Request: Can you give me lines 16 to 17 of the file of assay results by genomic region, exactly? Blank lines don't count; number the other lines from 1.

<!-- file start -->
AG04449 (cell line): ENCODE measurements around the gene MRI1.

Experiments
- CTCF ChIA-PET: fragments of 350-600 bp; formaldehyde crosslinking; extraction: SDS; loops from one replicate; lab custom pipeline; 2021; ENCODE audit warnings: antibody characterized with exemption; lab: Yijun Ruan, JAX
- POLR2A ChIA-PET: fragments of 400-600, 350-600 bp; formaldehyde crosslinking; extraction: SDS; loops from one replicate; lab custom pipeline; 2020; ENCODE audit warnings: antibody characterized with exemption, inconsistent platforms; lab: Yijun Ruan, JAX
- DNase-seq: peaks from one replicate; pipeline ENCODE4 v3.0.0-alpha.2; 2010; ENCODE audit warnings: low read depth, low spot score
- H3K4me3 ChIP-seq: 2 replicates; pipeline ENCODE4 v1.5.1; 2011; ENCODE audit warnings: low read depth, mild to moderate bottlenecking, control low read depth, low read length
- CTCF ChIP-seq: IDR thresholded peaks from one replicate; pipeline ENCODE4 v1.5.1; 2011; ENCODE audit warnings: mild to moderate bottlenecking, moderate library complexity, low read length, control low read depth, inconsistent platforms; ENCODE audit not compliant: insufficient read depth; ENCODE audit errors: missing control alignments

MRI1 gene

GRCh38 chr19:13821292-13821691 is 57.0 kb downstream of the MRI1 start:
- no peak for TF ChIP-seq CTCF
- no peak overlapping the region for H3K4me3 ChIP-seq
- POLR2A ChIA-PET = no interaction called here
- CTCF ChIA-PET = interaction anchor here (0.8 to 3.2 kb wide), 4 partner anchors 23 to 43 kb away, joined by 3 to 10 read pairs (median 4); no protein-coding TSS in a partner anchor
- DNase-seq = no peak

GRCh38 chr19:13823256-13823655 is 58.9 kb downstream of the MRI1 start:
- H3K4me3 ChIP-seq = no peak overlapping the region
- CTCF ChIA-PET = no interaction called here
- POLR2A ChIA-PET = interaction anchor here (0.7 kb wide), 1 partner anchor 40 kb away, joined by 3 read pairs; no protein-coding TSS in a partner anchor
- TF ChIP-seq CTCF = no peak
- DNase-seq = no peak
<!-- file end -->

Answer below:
- H3K4me3 ChIP-seq = no peak overlapping the region
- CTCF ChIA-PET = no interaction called here